PG following exposure to supra-MICs of CAS has previously been described for Candida sp. isolates grown as planktonic cells but not as biofilms (25, 27). We observed PG in 40% of the isolates when they were tested with CAS as planktonic cells and twice that (80%) when the same isolates were tested as biofilms, suggesting that PG is not an uncommon phenomenon.

In this study, we used simple light microscopy to visualize the morphological changes in planktonic and biofilm cells associated with CAS exposure and PG. Cell clumping and the appearance of enlarged, globose cells were hallmarks of PG. One explanation is the fungal cell wall changes due to the reduced β-1,3- and β-1,6-glucan contents and increased chitin content. A study by Stevens et al. (26) reported that cell wall preparations from a C. albicans isolate capable of PG and grown in the presence of supra-MICs of CAS had 81% and 73% reductions in β-1,3- and β-1,6-glucans contents, respectively, and an 898% increase in chitin content compared to the contents in cells grown in the absence of CAS. Furthermore, Nakai et al. reported that the PG of Candida spp. in broth microdilution tests with micafungin was dependent on the osmotic conditions of the growth medium; PG was produced only under hyperosmotic conditions (17). Understanding of the links between PG and (i) the presence of large, rounded cells in biofilms, (ii) the shift in the contents of the key components of the fungal cell wall, and (iii) the dependency on the osmolarity of the medium will be key to understanding the basis of echinocandin-associated PG among Candida sp. isolates and the clinical significance of PG.

In conclusion, Candida sp. biofilms can display PG in the presence of high concentrations of CAS and do so more readily then planktonic cells of the same strains. The cellular morphological changes associated with PG can be observed microscopically and are likely due to alterations in the fungal cell wall. The clinical significance of PG remains unclear, yet the proposed use of high concentrations of echinocandin antifungals as catheter lock therapy for the treatment and prevention of catheter-associated candidemia may be thwarted by the stimulation of Candida biofilm growth at CAS concentrations above the MIC. On the basis of these findings, further studies to determine the occurrence of PG in vivo with animal models of catheter-associated infection and antifungal lock therapy are warranted.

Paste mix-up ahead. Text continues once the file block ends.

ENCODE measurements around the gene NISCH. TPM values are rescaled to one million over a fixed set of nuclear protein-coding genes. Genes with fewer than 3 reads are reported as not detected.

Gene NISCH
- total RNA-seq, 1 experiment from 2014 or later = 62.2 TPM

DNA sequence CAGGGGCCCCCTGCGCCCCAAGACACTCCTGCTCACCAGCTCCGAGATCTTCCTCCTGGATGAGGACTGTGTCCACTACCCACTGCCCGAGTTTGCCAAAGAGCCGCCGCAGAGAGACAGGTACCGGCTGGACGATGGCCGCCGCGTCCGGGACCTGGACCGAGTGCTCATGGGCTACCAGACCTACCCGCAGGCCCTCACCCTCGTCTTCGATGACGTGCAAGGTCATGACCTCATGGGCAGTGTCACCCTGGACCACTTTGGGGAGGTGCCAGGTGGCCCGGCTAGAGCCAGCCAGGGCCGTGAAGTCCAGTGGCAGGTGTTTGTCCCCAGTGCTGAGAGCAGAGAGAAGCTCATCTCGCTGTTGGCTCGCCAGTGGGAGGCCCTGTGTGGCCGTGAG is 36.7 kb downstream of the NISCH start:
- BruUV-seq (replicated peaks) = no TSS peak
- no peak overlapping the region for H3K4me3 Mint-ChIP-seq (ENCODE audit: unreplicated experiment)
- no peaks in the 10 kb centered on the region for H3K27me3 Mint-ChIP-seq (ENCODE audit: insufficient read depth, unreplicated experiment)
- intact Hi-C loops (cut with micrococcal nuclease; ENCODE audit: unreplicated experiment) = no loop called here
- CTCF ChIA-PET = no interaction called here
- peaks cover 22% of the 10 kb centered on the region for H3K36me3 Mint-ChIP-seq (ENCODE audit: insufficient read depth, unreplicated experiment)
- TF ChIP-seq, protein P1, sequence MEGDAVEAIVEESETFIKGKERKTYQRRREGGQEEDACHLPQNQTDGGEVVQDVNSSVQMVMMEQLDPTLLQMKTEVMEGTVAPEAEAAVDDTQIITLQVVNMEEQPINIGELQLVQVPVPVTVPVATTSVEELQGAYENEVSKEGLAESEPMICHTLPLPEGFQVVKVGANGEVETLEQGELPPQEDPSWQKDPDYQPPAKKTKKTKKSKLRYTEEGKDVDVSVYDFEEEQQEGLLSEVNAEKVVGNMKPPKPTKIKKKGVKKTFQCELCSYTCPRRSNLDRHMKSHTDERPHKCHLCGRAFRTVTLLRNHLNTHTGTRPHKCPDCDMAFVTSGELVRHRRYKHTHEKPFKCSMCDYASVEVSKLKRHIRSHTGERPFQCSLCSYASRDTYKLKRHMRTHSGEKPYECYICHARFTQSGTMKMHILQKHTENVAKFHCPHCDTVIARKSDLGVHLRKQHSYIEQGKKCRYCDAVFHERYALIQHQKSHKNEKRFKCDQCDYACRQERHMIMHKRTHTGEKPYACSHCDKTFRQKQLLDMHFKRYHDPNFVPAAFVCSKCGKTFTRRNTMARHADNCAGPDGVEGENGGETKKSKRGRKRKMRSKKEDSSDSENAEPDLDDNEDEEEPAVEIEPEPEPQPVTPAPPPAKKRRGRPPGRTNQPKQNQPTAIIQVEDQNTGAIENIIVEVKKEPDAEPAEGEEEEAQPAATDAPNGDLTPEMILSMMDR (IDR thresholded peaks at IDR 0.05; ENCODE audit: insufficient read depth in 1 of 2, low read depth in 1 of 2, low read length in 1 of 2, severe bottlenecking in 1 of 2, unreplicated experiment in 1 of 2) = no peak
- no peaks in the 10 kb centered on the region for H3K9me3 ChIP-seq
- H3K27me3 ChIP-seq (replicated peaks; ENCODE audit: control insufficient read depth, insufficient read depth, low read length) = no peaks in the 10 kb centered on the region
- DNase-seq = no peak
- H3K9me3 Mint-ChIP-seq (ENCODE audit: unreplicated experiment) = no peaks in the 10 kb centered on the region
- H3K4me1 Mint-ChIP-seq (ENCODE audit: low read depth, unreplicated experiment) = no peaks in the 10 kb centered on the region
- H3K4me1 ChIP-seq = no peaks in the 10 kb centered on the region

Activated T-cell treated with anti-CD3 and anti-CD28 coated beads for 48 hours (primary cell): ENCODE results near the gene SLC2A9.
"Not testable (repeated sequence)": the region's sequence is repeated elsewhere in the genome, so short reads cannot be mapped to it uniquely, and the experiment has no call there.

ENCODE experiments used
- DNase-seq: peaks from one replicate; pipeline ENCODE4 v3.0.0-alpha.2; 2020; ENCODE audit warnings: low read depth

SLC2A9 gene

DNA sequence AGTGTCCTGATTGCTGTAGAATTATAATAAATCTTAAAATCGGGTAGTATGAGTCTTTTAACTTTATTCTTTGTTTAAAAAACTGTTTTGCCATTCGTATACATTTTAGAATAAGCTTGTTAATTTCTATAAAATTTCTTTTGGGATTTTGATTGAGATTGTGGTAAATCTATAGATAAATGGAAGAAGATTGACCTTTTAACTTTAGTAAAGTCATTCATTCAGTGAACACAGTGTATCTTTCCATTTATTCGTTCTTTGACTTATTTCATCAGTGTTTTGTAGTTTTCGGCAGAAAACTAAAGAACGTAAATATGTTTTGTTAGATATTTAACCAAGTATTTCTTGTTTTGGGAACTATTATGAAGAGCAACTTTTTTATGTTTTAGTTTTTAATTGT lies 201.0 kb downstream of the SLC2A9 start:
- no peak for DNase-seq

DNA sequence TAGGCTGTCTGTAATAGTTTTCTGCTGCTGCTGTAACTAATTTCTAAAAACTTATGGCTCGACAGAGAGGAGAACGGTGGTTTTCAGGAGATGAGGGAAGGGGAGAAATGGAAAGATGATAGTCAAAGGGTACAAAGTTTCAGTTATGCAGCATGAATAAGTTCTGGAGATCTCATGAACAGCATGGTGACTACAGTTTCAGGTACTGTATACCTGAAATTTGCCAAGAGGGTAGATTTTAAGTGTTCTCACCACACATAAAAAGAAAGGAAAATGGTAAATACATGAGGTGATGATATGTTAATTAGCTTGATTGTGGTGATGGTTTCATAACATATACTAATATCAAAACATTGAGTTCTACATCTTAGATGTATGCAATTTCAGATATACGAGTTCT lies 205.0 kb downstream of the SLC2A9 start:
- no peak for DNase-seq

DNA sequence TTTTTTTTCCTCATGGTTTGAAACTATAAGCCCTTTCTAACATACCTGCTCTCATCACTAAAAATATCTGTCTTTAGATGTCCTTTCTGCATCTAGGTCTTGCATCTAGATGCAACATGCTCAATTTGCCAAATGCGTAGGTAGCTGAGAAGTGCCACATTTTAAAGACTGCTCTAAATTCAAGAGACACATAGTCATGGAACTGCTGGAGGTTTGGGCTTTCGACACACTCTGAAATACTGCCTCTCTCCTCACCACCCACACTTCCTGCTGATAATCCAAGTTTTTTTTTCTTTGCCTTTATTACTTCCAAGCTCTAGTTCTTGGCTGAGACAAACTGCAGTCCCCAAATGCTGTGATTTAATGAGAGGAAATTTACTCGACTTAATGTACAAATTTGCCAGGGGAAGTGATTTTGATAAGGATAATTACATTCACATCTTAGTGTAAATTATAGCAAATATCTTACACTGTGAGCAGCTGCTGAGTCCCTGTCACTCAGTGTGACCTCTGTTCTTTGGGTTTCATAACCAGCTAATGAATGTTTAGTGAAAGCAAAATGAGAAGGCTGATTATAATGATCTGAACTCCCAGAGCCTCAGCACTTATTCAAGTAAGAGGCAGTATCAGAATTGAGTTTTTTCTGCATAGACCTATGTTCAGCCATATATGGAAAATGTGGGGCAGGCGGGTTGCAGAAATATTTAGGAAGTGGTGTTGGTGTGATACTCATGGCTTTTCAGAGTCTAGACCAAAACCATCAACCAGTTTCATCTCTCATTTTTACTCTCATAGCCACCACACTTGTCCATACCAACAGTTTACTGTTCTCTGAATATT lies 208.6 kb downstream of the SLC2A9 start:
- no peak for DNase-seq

The findings and conclusions in this report are those of the authors and do not necessarily represent the views of the Centers for Disease Control and Prevention/Agency for Toxic Substances and Disease Registry.


[down-pointing small open triangle]Published ahead of print on 25 June 2007.


1. Baillie, G. S., and L. J. Douglas. 2000. Matrix polymers of Candida biofilms and their possible role in biofilm resistance to antifungal agents. J. Antimicrob. Chemother. 46:397-403. [PubMed]
2. Chamilos, G., R. E. Lewis, N. Albert, and D. P. Kontoyiannis. 2007. Paradoxical effect of echinocandins across Candida species in vitro: evidence for echninocandin-specific and Candida species-related differences. Antimicrob. Agents Chemother. 51:2257-2259. [PMC free article] [PubMed]
3. Chandra, J., D. M. Kuhn, P. K. Mukherjee, L. L. Hoyer, T. McCormick, and M. A. Ghannoum. 2001. Biofilm formation by the fungal pathogen Candida albicans: development, architecture, and drug resistance. J. Bacteriol. 183:5385-5394. [PMC free article] [PubMed]
4. Clemons, K. V., M. Espiritu, R. Parmer, and D. A. Stevens. 2006. Assessment of the paradoxical effect of caspofungin in therapy of candidiasis. Antimicrob. Agents Chemother. 50:1293-1297. [PMC free article] [PubMed]
5. Cocuaud, C., M.-H. Rodier, G. Daniault, and C. Imbert. 2005. Anti-metabolic activity of caspofungin against Candida albicans and Candida parapsilosis biofilms. J. Antimicrob. Chemother. 56:507-512. [PubMed]
6. Donlan, R. M. 2002. Biofilms: microbial life on surfaces. Emerg. Infect. Dis. 8:1-19. [PMC free article] [PubMed]
7. Donlan, R. M., and J. W. Costerton. 2002. Biofilms: survival mechanisms of clinically relevant microorganisms. Clin. Microbiol. Rev. 15:167-193. [PMC free article] [PubMed]
8. Hawser, S. P., and L. J. Douglas. 1994. Biofilm formation by Candida species on the surface of catheter materials in vitro. Infect. Immun. 62:915-921. [PMC free article] [PubMed]
9. Jin, Y., H. K. Yip, Y. H. Samaranayake, J. Y. Yau, and L. P. Samaranayake. 2003. Biofilm-forming ability of Candida albicans is unlikely to contribute to high levels of oral yeast carriage in cases of human immunodeficiency virus infection. J. Clin. Microbiol. 41:2961-2967. [PMC free article] [PubMed]
10. Kuhn, D. M., J. Chandra, P. K. Mukherjee, and M. A. Ghannoum. 2002. Comparison of biofilms formed by Candida albicans and Candida parapsilosis on bioprosthetic surfaces. Infect. Immun. 70:878-888. [PMC free article] [PubMed]
11. Kuhn, D. M., T. George, J. Chandra, P. K. Mukherjee, and M. A. Ghannoum. 2002. Antifungal susceptibility of Candida biofilms: unique efficacy of amphotericin B lipid formulations and echinocandins. Antimicrob. Agents Chemother. 46:1773-1780. [PMC free article] [PubMed]
12. Kuhn, D. M., and M. A. Ghannoum. 2004. Candida biofilms: antifungal resistance and emerging therapeutic options. Curr. Opin. Investig. Drugs 5:186-197.
13. Letscher-Bru, V., and R. Herbrecht. 2003. Caspofungin: the first representative of a new antifungal class. J. Antimicrob. Chemother. 51:513-521. [PubMed]